In 1950 the Belle was placed on a pedestal near the Army National Guard. In November, 1977, she was moved to the Air National Guard at the Memphis airport. During these years the vandals did what the Germans couldn't. They almost destroyed her! For the next nine years various fund raising efforts were made to restore the Belle. After a relentless, last
ditch effort by Frank Donofrio, a local businessman, the City agreed to donate a piece on land on Mud Island, where the historic bomber could be displayed. Federal Express and Boeing each donated $100,000 toward her restoration and the City donated $150,000. When Hugh Downs of TV's 20/20 aired the need for more money, the American people rose to the challenge and donated the rest of the $576,000. The MEMPHIS BELLE was saved and restored to a place of honor.

On May 17, 1987, 44 years after she flew her 25th mission, the Memphis Belle Pavilion was dedicated. Nearly 25,000 attended. Seven B-17's, the largest formation since WW II, flew overhead in salute and "bombed" the pavilion with thousands of rose pedals. Margaret Polk and the Belle crew looked on as the crowd cheered thunderously. A fitting tribute to the grandest lady of the sky! The Air Force has declared the Belle a national historic treasure. She will never be flown again! On August 29, 1992 Morgan completed his 27th mission. He married his present wife, Linda, in front of the Belle. Gen. Paul Tibbets, pilot of Enola Gay, gave the bride away!

THE 25 COMBAT MISSIONS OF THE B-17 MEMPHIS BELLE


When America entered the war in Europe flying sorties from English bases, the losses were as high as 82%. The war Department set 25 missions as an incentive for a crewman to go home. On 17 May 43 the B-17 Memphis Belle and her crew made military history as the first WWII bomber to complete 25 combat missions & return to the United States. They flew the Belle home in June 1943 and for three months flew her to 32 American cities to thank the American people for supporting the war effort.


1942
1. Nov. 7 Brest, France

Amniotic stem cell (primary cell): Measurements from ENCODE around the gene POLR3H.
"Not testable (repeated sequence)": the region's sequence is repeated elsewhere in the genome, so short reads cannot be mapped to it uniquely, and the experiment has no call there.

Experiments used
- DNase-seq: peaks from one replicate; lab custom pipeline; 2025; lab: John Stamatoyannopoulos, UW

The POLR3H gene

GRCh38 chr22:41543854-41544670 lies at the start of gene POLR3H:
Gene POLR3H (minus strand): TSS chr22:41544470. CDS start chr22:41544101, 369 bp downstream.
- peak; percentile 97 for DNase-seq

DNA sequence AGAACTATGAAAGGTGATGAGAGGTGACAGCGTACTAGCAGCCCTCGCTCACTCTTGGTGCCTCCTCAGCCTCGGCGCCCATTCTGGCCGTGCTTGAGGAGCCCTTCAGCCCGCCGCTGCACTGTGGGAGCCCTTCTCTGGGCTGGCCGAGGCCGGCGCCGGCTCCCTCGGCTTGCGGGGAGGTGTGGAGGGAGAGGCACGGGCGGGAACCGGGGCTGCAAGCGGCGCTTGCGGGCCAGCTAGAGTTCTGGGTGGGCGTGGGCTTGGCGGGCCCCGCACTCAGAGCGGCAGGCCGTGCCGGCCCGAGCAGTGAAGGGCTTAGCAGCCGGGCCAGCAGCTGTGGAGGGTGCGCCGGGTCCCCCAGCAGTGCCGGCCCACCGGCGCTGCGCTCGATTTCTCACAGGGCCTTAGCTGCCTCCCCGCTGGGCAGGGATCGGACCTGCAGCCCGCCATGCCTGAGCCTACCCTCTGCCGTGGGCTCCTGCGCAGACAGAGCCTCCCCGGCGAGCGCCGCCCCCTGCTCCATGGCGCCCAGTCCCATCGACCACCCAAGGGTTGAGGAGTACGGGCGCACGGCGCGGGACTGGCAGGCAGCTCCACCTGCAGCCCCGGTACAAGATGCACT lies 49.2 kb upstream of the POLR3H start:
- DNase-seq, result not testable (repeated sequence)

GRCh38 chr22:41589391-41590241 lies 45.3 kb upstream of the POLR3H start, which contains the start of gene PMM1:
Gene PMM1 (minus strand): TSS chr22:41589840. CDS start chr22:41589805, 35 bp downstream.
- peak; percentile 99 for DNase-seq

2. Nov. 9 St. Nazaire, France

3. Nov. 17 St. Nazaire, France

6. Jan 3 St. Nazaire, France

11. Feb. 16 St. Nazaire, France

12. Feb. 26 Wilhelmshaven, Germany

16. Mar. 13 Abbeville, France

17. Mar. 22 Wilhelmshaven, Germany

22. May 1 St. Nazaire, France

24. May 15 Wilhelmshaven, Germany

THE CREW
Capt. Robert K. Morgan - Pilot
Capt. James Verinis - Copilot (Died 2003)
Capt. Vincent B. Evans - Bombardier (Died 1980)
Capt. Charles B. Leighton - Navigator (Died 1991)
T/Sgt. Harold P. Loch - Engineer/Top Gunner
T/Sgt. Robert Hanson - Radio Operator
S/Sgt. John P. Quinlan - Tail Gunner (Died 2002)
S/Sgt. Cecil H. Scott - Ball Turret Gunner (Died 1979)
S/Sgt. Clarence E. Winchell - L Waist Gunner (Died 1994)
S/Sgt. Casimer "Tony" Nastal - R Waist Gunner

Joe Giambrone - Crew Chief (Died 1992) - Who replaced 9 engines, both wings, two tails, and both main landing gear

Ms. Margaret Polk - The Memphis Belle (Died 1990)

OTHER PEOPLE WHO FLEW MISSIONS IN THE BELLE

Levi Dillon, 1st Top Turret Gunner. Flew four missions. (Died 1998)

Eugene Adkins, 2nd Top Turret Gunner, Flew six missions. Hands froze on 6th mission. (Died 1995)


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On This Day in History, 24 май

Hundreds of wedding guests fell two stories deep when a portion of the third floor collapsed. The tragedy was Israel's worst civil disaster.

1970 Engineers begin drilling the world's deepest hole

The Kola Superdeep Borehole had reached the unsurpassed depth of 12,262 meters (40,230 feet) before the project was abandoned due to a lack of funding.